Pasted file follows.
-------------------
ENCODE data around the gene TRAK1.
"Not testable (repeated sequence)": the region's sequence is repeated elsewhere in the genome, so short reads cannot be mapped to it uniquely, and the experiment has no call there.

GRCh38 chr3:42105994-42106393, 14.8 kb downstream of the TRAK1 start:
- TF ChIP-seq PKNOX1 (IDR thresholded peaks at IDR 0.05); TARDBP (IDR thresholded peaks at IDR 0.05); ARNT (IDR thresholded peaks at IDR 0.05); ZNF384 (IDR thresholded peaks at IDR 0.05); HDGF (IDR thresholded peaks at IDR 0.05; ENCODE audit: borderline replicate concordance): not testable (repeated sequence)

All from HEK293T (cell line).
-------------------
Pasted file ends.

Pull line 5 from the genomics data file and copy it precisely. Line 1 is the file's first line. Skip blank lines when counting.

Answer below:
All from HEK293T (cell line).